How does philosophy try to balance having free will with living in a deterministic universe?
- People feel like they have free will but often have trouble understanding how they can have it in a deterministic universe.
- Several models of free will exist which try to incorporate physics into our understanding of our experience.
- Even if physics could rule out free will, there would still be philosophical questions about it.
Hard Determinism<p> Some philosophers have taken the argument of casual determinism mentioned above and used it to say that there is no room for free will at all. This stance, called "hard determinism," maintains that all of our actions are causally necessary and dictated by physics in the same way as a billiard ball's movement. </p><p> The Baron d'Holbach<strong>, </strong>a French philosopher, explained the stance:</p><p style="margin-left: 20px;"> "In short, the actions of man are never free; they are always the necessary consequence of his temperament, of the received ideas and of the notions, either true or false, which he has formed to himself of happiness; of his opinions, strengthened by example, by education, and by daily experience."</p><p> While physics and philosophy have both advanced since the enlightenment era, hard determinism still has supporters.</p>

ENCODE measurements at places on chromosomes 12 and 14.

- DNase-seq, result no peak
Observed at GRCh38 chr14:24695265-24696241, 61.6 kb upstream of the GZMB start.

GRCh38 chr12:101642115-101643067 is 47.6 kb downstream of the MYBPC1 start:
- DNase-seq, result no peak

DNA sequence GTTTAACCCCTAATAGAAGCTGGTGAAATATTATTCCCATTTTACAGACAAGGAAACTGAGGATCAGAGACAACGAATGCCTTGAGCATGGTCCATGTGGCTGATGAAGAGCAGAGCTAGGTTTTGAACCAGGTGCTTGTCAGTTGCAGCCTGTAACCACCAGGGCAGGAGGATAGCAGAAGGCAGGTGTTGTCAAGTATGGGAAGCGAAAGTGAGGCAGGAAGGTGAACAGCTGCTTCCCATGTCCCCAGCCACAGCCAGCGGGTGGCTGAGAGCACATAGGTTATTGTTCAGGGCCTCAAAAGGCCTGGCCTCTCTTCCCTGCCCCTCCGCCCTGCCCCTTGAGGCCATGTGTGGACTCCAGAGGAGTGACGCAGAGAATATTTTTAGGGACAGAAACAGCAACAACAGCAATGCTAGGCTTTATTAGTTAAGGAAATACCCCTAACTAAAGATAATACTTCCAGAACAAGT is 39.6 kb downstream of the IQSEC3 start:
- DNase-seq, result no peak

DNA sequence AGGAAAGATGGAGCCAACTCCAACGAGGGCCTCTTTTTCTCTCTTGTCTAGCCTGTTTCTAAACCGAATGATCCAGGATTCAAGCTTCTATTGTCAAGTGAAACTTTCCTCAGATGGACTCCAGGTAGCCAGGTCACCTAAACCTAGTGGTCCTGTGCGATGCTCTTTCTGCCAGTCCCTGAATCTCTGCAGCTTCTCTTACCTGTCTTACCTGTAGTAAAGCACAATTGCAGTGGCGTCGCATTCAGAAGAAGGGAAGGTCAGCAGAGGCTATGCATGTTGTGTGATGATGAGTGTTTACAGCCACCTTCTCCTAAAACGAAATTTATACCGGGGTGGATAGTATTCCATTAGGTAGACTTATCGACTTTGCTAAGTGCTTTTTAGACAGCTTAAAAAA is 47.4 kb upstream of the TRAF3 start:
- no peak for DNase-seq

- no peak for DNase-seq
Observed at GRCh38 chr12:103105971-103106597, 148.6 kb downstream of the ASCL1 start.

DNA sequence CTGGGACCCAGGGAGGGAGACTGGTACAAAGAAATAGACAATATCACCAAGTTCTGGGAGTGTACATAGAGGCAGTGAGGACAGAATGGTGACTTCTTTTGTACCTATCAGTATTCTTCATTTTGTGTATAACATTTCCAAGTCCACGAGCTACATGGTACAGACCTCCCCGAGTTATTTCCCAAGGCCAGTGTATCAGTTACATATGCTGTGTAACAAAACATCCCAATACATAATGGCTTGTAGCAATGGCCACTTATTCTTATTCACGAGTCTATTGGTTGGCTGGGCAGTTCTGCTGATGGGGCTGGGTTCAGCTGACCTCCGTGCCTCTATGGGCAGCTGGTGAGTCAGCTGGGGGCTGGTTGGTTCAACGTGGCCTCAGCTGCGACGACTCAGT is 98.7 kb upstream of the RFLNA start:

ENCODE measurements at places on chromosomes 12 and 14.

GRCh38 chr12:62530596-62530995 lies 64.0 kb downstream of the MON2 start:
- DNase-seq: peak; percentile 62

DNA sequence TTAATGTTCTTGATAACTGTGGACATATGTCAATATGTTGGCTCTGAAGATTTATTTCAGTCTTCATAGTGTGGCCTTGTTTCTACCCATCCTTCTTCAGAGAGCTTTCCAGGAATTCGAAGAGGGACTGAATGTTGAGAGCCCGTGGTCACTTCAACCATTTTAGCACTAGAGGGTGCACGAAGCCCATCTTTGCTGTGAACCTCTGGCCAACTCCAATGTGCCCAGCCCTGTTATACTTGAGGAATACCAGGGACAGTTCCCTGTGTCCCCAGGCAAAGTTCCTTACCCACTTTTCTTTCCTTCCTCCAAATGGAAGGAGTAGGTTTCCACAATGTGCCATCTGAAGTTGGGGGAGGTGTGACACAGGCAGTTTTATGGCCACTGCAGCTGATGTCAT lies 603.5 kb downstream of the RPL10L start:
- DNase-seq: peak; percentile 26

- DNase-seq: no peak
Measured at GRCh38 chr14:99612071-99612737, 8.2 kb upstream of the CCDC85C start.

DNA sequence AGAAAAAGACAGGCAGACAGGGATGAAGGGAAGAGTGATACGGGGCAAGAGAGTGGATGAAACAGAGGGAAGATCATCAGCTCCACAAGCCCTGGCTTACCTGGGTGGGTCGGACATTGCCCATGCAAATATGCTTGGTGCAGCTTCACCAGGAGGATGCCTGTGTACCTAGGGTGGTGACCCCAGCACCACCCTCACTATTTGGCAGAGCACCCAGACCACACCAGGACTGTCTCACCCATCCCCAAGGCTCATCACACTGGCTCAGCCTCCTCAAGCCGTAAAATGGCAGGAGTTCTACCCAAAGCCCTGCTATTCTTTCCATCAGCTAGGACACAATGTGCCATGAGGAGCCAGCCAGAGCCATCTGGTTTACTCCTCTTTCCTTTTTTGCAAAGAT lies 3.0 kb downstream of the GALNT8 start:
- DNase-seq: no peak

Indeterminism<iframe width="730" height="430" src="https://www.youtube.com/embed/DMNZQVyabiM" frameborder="0" allow="accelerometer; autoplay; clipboard-write; encrypted-media; gyroscope; picture-in-picture" allowfullscreen></iframe><p> As some of you are probably thinking right now, quantum physics, with its uncertainties, probabilities, and general strangeness, might offer a way out of the determinism of classical physics. This idea, sometimes called "<a href="https://plato.stanford.edu/entries/incompatibilism-theories/" target="_blank">indeterminism</a>," occurred to more than a few philosophers too, and variations of it date back to ancient Greece.</p><p> This stance holds that not every event has an apparent cause. Some events might be random, for example. Proponents of the perspective suggest that some of our brain functions might have random elements, perhaps caused by the fluctuations seen in quantum mechanics, that cause our choices to not be fully predetermined. Others suggest that only part of our decision-making process is subject to causality, with a portion of it under what amounts to the control of the individual. </p><p> There are issues with this stance being used to counter determinism. One of them is that having choices made randomly rather than by strict causation doesn't seem to be the kind of free will people think about. From a physical standpoint, brain activity may involve some quantum mechanics, <a href="https://www.newscientist.com/article/mg22830500-300-is-quantum-physics-behind-your-brains-ability-to-think/" target="_blank">but not all of it. </a>Many thinkers incorporate indeterminism into parts of their models of free will, but don't fully rely on the idea. <br><a href="https://www.newscientist.com/article/mg22830500-300-is-quantum-physics-behind-your-brains-ability-to-think/" target="_blank"></a> </p>